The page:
For those who don’t know, tomorrow is National PTSD awareness day. (Personally, I didn’t even know this day existed until this year. Seems like there is a national day for everything these days though, so in a world where every kid gets a trophy, this is no real shock.)
In any case, I want to share a quick story of a Sergeant I met while receiving out patient therapy from the in patient PTSD clinic at the VA. It was right around Valentines day a few years ago.
The Sergeant was a man a little older than me, at the time in his early 30′s. He served in Operation Iraqi Freedom and was a medic on the push up to Baghdad. Like the famous men who hoisted the Flag at Iwo Jima, this Sergeant graced the cover of most major newspapers carrying an Iraqi boy to safety. His name was Sergeant Joseph Dwyer and the demons of the thunder run to Baghdad never left him.
Our encounter was brief but poignant. I recognized him as I stood in the break room sipping some coffee. He had just finished writing a letter to his family. We exchanged the typical “who you with” and “where were you” pleasantries that service members often use to size each other up. He was exited to be heading home soon. I traded email addresses with him and I still have the scrap of paper he wrote it on. I remember thinking to myself, I have been so close to checking myself in here, I am glad that it is working for him.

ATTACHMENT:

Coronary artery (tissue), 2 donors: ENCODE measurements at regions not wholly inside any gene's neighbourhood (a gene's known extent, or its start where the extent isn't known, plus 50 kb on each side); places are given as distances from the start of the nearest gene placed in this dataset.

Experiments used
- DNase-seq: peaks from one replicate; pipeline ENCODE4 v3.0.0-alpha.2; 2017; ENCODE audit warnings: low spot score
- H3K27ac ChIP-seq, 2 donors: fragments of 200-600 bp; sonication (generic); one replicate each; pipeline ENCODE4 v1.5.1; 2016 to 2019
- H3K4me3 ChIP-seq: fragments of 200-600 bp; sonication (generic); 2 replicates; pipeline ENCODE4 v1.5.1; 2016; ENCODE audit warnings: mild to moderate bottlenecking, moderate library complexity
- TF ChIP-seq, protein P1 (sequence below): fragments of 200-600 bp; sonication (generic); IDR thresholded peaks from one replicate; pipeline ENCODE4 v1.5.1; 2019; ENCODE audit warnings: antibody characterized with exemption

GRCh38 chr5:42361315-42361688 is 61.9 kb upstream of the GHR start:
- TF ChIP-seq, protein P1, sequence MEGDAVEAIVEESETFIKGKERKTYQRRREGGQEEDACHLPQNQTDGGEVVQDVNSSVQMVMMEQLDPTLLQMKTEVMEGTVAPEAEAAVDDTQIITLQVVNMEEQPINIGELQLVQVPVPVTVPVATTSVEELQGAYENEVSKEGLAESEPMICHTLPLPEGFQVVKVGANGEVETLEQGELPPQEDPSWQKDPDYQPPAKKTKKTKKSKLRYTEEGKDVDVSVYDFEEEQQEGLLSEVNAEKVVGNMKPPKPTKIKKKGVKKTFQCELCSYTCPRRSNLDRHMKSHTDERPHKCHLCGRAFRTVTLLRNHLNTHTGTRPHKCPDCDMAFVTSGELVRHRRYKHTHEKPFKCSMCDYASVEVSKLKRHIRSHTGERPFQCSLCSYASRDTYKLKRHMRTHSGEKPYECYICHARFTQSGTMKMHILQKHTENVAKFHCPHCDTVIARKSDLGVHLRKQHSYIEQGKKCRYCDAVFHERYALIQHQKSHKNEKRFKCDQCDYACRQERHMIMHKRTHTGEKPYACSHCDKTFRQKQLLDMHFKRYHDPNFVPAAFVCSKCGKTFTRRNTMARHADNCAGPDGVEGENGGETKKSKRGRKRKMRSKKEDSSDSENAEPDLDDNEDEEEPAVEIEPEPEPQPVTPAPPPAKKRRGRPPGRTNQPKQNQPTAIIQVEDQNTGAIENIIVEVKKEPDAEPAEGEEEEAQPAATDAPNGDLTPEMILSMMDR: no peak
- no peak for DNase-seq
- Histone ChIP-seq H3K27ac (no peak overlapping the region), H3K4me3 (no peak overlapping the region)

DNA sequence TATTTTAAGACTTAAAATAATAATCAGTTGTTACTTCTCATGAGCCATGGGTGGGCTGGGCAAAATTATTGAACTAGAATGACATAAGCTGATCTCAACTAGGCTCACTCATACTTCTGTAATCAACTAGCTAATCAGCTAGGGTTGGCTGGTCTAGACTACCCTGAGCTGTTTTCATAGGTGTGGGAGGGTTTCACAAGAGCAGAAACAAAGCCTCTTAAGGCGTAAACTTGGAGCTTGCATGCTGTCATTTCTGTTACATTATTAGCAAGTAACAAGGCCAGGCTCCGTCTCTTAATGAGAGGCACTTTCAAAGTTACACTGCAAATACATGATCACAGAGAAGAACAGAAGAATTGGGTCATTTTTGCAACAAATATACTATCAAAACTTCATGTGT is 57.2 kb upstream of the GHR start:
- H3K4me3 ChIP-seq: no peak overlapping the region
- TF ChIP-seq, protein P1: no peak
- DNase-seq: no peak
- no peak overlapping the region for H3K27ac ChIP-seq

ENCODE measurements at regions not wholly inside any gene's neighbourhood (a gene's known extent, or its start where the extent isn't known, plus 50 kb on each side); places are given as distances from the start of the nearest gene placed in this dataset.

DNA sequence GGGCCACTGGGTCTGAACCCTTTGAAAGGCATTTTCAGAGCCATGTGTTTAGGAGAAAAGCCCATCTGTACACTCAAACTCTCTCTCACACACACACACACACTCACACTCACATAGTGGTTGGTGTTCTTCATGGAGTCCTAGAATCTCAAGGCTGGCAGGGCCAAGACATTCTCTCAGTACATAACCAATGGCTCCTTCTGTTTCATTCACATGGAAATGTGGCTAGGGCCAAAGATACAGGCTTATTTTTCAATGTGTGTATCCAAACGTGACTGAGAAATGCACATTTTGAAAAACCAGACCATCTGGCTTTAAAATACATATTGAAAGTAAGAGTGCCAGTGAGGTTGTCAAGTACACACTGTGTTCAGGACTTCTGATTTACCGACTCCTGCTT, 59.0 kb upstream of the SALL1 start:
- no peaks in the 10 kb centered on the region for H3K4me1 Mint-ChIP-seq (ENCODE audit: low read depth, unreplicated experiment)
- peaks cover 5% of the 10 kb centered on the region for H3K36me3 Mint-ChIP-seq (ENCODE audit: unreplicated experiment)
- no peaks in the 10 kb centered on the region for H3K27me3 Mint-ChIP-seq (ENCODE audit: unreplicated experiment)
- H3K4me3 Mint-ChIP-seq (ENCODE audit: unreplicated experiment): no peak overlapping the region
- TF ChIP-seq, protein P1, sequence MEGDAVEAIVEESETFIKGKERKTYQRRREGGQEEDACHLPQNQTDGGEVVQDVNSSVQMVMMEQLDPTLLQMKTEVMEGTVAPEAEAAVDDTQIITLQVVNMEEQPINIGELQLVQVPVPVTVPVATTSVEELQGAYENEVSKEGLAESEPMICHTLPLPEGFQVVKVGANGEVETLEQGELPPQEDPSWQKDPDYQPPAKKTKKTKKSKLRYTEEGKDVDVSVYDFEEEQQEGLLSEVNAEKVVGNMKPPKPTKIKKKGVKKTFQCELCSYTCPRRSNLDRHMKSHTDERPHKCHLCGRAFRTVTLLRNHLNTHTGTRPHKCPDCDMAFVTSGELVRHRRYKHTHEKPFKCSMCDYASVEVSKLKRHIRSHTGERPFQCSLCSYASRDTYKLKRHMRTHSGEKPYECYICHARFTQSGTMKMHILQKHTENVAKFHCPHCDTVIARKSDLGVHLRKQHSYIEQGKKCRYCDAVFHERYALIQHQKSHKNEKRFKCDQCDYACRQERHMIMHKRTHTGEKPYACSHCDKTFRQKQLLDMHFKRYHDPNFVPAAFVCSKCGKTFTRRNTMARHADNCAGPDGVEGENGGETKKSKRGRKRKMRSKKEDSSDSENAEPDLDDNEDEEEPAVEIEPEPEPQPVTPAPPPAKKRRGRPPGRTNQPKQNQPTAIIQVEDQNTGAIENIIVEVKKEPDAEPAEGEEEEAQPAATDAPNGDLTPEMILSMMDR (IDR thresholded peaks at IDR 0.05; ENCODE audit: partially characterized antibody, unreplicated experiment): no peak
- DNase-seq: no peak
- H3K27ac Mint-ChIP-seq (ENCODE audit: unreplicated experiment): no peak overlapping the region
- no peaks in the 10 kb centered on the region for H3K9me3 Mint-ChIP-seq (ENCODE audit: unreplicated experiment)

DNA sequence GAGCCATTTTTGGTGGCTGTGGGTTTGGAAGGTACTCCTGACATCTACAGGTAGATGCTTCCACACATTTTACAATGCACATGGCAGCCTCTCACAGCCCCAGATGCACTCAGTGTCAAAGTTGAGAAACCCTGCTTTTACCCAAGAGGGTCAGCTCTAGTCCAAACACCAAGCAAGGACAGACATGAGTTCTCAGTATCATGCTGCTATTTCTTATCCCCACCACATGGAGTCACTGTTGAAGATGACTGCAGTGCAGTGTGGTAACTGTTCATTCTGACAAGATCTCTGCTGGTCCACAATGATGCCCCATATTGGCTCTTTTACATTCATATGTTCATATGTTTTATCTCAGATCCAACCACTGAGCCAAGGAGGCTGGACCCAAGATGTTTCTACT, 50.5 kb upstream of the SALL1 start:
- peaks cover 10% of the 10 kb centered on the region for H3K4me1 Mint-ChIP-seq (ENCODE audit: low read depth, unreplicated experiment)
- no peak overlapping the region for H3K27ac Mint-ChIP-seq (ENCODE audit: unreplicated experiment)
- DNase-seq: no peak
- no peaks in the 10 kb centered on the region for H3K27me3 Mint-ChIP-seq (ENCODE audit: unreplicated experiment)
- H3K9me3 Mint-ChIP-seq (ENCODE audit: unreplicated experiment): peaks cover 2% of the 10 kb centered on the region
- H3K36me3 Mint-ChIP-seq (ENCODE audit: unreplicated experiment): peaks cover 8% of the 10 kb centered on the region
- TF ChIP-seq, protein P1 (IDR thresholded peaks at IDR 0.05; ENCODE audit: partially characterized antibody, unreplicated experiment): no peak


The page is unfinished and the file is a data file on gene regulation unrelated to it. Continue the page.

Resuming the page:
Four months later on June 28th 2008 he killed himself in his home in North Carolina.
I can still see him sitting on the couch in Northport. His tentative smile and somber eyes convinced me when I met him that he was going to be alright. I think of him often and brood about what went wrong. I know from experience how easily a spiral can plunge downward. He was loved. He was in treatment. Yet it still wasn’t enough to save him. Tonight I reflect and wonder had his entire community made it their business to care for this Veteran, would he be here now?
On this Day of National #PTSD Awareness, one day short of the three year anniversary of his suicide, I ask that each and everyone of you who read this take some time to share his story.
You don’t have to wear a ribbon or bracelet. You don’t have to donate money. Just share his story and talk about how we as a community can care for our Veteran’s, and more specifically those who suffer in silence with PTSD.
Here is also a link to a great organization that organizes sponsorship of Veterans for re-integration: Team Red, White and Blue or @teamrwb.
Team Red, White & Blue’s vision is to transform the way wounded veterans are reintegrated into society when they return from combat and exit their position in the Active Duty force or National Guard.
I know many of these great men and women and all of their hard work is tremendous. Thanks again!